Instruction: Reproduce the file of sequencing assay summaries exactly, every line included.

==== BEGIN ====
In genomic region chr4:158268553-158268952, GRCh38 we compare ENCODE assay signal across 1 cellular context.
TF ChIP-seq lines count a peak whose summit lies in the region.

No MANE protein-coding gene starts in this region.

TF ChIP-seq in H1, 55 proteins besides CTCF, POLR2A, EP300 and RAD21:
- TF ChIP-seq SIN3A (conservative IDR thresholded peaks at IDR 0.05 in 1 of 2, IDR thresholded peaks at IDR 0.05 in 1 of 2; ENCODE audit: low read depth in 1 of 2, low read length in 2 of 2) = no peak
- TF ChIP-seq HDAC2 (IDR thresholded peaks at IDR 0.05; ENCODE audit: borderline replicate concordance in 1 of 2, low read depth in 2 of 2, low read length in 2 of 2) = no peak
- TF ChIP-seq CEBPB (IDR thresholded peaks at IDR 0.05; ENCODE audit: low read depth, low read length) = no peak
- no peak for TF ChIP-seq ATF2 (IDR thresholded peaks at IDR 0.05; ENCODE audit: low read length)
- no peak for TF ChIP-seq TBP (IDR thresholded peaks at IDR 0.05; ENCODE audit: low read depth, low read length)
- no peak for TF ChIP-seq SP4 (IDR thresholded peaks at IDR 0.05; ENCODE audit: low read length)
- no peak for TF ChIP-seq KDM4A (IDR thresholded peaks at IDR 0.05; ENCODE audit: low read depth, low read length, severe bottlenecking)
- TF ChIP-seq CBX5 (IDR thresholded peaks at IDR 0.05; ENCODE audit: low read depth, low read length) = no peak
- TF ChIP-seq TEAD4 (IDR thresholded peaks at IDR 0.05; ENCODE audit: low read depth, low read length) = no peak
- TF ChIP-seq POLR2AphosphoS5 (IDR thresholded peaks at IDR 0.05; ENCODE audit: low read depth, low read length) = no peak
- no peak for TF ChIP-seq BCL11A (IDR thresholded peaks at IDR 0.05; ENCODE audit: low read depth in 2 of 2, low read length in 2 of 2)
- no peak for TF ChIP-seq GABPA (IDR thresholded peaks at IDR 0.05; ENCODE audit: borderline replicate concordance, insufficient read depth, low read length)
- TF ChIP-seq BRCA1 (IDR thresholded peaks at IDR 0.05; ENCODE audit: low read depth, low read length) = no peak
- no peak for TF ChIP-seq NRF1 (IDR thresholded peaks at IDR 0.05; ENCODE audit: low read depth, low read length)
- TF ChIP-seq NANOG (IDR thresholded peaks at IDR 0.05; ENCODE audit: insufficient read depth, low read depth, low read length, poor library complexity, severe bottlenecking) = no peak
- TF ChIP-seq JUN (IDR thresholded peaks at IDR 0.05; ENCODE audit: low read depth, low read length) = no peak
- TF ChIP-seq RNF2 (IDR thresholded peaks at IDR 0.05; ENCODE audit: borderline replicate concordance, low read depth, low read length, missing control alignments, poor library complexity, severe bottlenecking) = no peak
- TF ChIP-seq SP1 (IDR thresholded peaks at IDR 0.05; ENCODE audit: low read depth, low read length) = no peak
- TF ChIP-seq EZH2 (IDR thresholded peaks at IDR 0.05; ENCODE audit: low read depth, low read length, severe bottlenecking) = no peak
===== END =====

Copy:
In genomic region chr4:158268553-158268952, GRCh38 we compare ENCODE assay signal across 1 cellular context.
TF ChIP-seq lines count a peak whose summit lies in the region.

No MANE protein-coding gene starts in this region.

TF ChIP-seq in H1, 55 proteins besides CTCF, POLR2A, EP300 and RAD21:
- TF ChIP-seq SIN3A (conservative IDR thresholded peaks at IDR 0.05 in 1 of 2, IDR thresholded peaks at IDR 0.05 in 1 of 2; ENCODE audit: low read depth in 1 of 2, low read length in 2 of 2) = no peak
- TF ChIP-seq HDAC2 (IDR thresholded peaks at IDR 0.05; ENCODE audit: borderline replicate concordance in 1 of 2, low read depth in 2 of 2, low read length in 2 of 2) = no peak
- TF ChIP-seq CEBPB (IDR thresholded peaks at IDR 0.05; ENCODE audit: low read depth, low read length) = no peak
- no peak for TF ChIP-seq ATF2 (IDR thresholded peaks at IDR 0.05; ENCODE audit: low read length)
- no peak for TF ChIP-seq TBP (IDR thresholded peaks at IDR 0.05; ENCODE audit: low read depth, low read length)
- no peak for TF ChIP-seq SP4 (IDR thresholded peaks at IDR 0.05; ENCODE audit: low read length)
- no peak for TF ChIP-seq KDM4A (IDR thresholded peaks at IDR 0.05; ENCODE audit: low read depth, low read length, severe bottlenecking)
- TF ChIP-seq CBX5 (IDR thresholded peaks at IDR 0.05; ENCODE audit: low read depth, low read length) = no peak
- TF ChIP-seq TEAD4 (IDR thresholded peaks at IDR 0.05; ENCODE audit: low read depth, low read length) = no peak
- TF ChIP-seq POLR2AphosphoS5 (IDR thresholded peaks at IDR 0.05; ENCODE audit: low read depth, low read length) = no peak
- no peak for TF ChIP-seq BCL11A (IDR thresholded peaks at IDR 0.05; ENCODE audit: low read depth in 2 of 2, low read length in 2 of 2)
- no peak for TF ChIP-seq GABPA (IDR thresholded peaks at IDR 0.05; ENCODE audit: borderline replicate concordance, insufficient read depth, low read length)
- TF ChIP-seq BRCA1 (IDR thresholded peaks at IDR 0.05; ENCODE audit: low read depth, low read length) = no peak
- no peak for TF ChIP-seq NRF1 (IDR thresholded peaks at IDR 0.05; ENCODE audit: low read depth, low read length)
- TF ChIP-seq NANOG (IDR thresholded peaks at IDR 0.05; ENCODE audit: insufficient read depth, low read depth, low read length, poor library complexity, severe bottlenecking) = no peak
- TF ChIP-seq JUN (IDR thresholded peaks at IDR 0.05; ENCODE audit: low read depth, low read length) = no peak
- TF ChIP-seq RNF2 (IDR thresholded peaks at IDR 0.05; ENCODE audit: borderline replicate concordance, low read depth, low read length, missing control alignments, poor library complexity, severe bottlenecking) = no peak
- TF ChIP-seq SP1 (IDR thresholded peaks at IDR 0.05; ENCODE audit: low read depth, low read length) = no peak
- TF ChIP-seq EZH2 (IDR thresholded peaks at IDR 0.05; ENCODE audit: low read depth, low read length, severe bottlenecking) = no peak